Ed leads the Commission’s work on technology and human rights; refugees and migration; human rights issues affecting LGBTI people; counter-terrorism and national security; freedom of expression; freedom of religion; and implementing the Optional Protocol to the Convention Against Torture (OPCAT).
Ed’s areas of expertise include human rights, public law and discrimination law. He is a Visiting Professorial Fellow at the University of New South Wales (UNSW), a member of the World Economic Forum’s Global Future Council on Human Rights and the Fourth Industrial Revolution, and serves on a number of boards and committees.
In 2009, Ed was presented with an Australian Leadership Award, and in 2017, he was recognised as a Young Global Leader by the World Economic Forum.
From 2010-2016, Ed was chief executive of the Public Interest Advocacy Centre, a leading non-profit organisation that promotes human rights through strategic litigation, policy development and education.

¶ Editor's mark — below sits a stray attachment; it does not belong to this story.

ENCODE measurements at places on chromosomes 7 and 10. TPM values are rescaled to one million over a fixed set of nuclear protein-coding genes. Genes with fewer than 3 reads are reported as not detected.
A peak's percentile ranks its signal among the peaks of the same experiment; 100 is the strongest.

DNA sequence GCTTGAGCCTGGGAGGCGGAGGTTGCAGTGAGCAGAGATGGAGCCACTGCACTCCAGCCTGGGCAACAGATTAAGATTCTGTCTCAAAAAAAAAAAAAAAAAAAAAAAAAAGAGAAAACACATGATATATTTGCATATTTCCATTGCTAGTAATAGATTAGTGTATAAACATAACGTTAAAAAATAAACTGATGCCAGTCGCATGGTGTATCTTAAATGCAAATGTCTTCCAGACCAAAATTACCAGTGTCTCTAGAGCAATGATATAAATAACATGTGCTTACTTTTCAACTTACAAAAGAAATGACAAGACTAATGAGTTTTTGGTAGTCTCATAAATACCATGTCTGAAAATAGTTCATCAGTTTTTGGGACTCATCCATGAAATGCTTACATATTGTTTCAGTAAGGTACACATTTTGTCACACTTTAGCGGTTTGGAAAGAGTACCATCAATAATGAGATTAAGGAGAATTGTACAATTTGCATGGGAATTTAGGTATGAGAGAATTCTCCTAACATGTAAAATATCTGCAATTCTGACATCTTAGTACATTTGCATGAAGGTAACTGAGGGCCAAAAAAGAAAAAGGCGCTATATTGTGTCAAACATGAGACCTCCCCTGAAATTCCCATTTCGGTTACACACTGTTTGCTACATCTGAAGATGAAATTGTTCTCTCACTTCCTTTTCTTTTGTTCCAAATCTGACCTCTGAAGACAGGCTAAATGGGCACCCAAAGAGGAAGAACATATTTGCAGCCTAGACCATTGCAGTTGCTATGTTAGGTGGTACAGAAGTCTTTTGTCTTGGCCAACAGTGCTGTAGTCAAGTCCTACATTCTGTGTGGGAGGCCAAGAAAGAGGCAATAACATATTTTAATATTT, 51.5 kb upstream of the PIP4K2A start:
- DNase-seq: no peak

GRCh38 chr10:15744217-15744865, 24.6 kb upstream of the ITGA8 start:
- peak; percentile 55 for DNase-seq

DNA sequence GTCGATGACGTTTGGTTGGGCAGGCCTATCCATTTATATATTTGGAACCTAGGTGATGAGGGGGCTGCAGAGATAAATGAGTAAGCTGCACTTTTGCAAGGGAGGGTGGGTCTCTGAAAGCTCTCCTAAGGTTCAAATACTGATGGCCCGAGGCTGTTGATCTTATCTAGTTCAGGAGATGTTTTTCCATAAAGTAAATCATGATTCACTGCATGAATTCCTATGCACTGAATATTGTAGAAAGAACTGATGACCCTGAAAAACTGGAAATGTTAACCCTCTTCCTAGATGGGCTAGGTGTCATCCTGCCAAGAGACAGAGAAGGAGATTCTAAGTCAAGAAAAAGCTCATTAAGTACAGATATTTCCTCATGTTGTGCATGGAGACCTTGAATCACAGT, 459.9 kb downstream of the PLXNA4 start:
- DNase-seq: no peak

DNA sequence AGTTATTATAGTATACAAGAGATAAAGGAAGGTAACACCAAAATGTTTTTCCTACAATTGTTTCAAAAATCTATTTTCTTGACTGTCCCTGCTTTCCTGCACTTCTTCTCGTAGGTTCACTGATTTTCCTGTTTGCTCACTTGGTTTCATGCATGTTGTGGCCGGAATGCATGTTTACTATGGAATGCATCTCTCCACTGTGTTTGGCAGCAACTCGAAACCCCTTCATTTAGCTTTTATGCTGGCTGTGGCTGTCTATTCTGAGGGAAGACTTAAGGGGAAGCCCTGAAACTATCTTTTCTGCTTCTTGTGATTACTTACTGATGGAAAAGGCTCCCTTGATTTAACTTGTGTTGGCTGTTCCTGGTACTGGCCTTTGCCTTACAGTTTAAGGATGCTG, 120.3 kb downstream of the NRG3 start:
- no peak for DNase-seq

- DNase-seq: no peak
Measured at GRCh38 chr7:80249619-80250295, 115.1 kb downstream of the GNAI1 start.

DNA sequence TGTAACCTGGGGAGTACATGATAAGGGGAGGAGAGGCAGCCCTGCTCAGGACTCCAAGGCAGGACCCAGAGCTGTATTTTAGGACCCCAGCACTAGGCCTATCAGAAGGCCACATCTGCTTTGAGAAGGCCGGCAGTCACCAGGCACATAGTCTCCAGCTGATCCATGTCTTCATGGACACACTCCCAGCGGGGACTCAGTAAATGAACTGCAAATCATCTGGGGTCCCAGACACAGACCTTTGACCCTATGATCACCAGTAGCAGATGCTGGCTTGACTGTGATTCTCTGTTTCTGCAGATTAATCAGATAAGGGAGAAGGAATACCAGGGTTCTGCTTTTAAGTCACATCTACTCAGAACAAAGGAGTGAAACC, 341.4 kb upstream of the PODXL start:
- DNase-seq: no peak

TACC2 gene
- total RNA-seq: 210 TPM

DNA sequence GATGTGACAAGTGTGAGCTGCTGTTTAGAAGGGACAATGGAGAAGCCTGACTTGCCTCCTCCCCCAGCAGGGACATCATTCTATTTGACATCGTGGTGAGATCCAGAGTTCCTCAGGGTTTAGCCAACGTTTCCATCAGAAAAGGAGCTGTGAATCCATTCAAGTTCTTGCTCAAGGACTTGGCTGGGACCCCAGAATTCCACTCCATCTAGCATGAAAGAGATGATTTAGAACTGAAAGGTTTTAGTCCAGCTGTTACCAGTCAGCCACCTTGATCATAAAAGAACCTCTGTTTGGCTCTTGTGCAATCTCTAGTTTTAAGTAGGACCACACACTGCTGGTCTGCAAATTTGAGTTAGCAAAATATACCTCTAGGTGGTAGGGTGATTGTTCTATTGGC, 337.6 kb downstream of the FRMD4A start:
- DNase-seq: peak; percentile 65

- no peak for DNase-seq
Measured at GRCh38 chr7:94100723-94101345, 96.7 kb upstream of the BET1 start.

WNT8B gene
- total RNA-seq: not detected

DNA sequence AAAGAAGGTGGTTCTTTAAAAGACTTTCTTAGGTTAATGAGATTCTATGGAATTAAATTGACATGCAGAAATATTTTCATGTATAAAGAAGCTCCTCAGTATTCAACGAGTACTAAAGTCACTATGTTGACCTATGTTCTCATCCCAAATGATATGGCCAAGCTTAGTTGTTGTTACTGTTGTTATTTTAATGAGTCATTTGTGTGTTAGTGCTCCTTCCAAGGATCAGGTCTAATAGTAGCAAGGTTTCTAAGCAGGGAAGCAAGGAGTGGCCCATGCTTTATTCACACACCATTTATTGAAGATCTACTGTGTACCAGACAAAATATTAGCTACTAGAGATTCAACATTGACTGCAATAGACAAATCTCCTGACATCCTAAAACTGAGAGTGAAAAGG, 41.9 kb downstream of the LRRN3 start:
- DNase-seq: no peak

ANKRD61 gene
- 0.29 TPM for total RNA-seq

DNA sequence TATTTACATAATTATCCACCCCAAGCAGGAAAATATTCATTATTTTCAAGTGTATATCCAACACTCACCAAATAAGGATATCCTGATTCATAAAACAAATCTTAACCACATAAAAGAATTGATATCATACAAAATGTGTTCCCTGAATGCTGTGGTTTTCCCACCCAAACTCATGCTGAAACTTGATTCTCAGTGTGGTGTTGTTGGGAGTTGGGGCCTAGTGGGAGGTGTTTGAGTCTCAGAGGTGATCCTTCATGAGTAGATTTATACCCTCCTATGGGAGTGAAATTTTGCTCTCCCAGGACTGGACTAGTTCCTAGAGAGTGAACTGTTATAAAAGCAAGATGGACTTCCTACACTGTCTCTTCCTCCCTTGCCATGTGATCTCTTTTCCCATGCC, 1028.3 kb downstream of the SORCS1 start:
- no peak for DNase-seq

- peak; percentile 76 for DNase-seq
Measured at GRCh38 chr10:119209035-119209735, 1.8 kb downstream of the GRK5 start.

Ed was previously a Senior Lecturer at UNSW Law School, a research director at the Gilbert + Tobin Centre of Public Law and a solicitor in private practice.
Certain provisions to the proposed Religious Discrimination Bill have been rejected as being too “severe” and unduly restrict the rights of entire communities of people, said the Australian Human Rights commissioner.
Speaking at a Public Interest Advocacy Centre (PIAC) forum hosted at Gilbert + Tobin, commissioner Edward Santow said that while welcoming the government intention to fill in gaps in the law that leave people of faith unprotected, several provisions will only serve to “taint the bill as a whole” and set anti-discrimination laws back further.
“The majority of the bill is an appropriate and conventional law to prohibit any religious discrimination. The majority of the bill is similar to existing laws, here and overseas, in dealing with discrimination of religion, race, age and sex,” Mr Santow said at the forum. “But we have serious concerns about other aspects of the bill.